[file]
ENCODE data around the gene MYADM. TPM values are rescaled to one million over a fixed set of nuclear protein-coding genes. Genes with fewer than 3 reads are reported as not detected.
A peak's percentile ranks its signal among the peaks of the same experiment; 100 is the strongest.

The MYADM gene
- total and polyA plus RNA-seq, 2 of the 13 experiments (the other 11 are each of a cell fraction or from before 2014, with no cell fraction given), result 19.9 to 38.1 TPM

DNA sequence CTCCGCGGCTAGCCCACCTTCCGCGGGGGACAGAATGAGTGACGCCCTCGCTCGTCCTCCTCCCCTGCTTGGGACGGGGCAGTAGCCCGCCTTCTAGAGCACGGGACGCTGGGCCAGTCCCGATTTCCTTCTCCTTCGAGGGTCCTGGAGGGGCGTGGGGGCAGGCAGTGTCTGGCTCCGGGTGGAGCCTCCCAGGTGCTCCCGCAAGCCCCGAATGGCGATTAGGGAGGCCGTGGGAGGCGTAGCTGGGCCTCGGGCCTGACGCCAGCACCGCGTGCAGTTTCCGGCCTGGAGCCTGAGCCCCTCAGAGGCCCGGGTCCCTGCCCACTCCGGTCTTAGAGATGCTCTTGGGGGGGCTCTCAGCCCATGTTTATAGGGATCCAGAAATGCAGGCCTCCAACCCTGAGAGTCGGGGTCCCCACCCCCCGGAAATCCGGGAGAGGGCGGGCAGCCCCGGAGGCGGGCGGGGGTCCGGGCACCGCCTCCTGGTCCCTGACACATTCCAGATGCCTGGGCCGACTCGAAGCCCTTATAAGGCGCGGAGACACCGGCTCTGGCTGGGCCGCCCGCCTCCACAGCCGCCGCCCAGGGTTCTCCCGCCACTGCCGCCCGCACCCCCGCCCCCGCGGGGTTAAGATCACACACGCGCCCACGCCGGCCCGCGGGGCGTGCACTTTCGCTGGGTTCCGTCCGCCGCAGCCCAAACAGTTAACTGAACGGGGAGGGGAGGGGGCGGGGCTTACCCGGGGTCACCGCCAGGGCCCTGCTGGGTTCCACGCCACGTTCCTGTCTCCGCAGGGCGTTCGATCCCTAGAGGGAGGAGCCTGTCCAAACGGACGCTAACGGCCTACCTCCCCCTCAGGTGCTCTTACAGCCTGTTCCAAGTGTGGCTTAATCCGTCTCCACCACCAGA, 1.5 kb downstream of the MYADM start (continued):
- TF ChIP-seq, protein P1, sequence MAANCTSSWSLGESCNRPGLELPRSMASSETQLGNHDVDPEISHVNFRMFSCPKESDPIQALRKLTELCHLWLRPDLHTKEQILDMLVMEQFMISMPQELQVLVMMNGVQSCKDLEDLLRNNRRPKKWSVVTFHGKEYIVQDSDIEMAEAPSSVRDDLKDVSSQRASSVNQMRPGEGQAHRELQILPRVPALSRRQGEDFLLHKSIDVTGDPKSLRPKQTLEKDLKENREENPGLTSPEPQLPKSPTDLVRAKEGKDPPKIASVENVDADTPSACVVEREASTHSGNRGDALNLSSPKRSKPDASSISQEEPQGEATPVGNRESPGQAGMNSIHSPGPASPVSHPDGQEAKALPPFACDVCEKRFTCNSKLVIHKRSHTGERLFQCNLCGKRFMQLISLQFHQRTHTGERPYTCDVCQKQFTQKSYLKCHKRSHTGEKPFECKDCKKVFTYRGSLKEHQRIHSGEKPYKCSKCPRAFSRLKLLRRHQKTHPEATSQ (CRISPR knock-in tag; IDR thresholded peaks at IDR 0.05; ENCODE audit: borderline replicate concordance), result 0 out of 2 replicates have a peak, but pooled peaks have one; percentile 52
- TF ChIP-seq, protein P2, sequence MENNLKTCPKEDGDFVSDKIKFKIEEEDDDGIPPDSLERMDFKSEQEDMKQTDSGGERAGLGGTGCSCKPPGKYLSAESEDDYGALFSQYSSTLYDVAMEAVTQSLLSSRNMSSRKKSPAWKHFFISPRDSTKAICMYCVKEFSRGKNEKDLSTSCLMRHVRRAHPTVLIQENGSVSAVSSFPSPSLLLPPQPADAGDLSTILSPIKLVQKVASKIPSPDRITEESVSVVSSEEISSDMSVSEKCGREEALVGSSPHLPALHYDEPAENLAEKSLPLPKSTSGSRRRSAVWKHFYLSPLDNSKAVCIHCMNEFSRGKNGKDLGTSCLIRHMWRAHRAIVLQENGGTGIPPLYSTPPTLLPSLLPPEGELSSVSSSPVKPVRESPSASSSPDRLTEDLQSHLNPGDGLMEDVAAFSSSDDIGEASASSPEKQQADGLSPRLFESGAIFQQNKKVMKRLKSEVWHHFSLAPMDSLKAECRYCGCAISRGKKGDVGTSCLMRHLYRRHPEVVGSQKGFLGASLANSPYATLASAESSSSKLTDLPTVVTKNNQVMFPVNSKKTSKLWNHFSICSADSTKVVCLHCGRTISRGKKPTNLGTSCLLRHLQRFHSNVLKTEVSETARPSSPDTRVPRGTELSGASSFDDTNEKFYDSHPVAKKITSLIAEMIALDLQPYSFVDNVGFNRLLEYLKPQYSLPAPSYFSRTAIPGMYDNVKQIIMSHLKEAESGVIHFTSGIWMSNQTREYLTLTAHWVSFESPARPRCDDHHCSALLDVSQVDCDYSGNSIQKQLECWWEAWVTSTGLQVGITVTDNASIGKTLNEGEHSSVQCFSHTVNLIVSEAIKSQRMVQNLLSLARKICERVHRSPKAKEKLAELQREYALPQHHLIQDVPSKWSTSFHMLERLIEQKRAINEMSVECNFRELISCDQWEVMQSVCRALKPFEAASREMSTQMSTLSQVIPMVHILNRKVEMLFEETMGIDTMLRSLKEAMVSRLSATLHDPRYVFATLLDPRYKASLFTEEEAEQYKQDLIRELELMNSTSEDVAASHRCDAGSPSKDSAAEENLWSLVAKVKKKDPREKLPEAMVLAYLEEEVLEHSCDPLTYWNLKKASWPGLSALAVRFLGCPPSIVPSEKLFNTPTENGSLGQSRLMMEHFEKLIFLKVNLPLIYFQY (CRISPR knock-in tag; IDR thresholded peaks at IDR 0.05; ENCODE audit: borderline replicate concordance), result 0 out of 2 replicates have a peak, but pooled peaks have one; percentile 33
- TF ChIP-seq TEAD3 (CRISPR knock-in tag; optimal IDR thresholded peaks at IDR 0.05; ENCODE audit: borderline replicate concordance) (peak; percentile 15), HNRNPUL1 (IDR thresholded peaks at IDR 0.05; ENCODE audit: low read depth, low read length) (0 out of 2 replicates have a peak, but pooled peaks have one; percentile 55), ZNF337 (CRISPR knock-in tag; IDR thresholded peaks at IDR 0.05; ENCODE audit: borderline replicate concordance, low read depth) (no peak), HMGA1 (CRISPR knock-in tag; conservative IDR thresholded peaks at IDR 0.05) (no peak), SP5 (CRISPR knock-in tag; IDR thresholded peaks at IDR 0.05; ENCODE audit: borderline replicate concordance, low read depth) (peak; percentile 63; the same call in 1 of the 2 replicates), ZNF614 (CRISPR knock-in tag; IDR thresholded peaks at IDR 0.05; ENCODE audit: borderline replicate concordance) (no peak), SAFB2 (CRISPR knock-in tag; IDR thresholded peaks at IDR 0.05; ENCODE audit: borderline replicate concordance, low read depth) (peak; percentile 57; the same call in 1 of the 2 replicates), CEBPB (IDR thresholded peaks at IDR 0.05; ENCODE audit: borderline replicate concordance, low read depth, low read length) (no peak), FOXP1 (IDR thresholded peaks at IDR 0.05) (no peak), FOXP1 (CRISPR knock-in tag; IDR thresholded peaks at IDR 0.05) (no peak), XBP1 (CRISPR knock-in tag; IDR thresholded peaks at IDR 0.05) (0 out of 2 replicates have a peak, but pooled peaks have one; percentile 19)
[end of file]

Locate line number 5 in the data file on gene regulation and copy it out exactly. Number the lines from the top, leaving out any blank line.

DNA sequence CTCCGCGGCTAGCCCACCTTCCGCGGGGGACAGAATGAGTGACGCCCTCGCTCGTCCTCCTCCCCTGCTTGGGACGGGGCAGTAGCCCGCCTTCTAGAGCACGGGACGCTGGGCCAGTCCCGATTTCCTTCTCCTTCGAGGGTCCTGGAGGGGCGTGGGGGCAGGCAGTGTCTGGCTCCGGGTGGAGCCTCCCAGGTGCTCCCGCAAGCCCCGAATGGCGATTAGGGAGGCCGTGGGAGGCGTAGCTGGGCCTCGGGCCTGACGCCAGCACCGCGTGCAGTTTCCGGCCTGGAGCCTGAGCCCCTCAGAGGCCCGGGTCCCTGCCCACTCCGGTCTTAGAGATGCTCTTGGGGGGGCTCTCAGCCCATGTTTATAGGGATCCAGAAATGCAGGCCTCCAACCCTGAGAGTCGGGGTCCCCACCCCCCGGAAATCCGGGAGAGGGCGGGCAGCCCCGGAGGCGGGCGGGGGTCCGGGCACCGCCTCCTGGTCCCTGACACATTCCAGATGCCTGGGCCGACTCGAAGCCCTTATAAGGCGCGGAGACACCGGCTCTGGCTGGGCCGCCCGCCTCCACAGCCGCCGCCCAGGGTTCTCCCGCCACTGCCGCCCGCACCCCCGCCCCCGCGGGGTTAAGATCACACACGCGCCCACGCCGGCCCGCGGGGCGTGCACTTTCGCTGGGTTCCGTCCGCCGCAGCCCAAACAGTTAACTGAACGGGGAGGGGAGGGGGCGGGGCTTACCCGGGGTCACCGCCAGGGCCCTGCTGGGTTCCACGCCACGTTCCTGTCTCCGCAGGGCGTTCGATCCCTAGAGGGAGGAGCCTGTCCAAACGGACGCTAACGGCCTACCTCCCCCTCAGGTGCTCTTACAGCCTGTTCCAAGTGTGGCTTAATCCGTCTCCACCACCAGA, 1.5 kb downstream of the MYADM start (continued):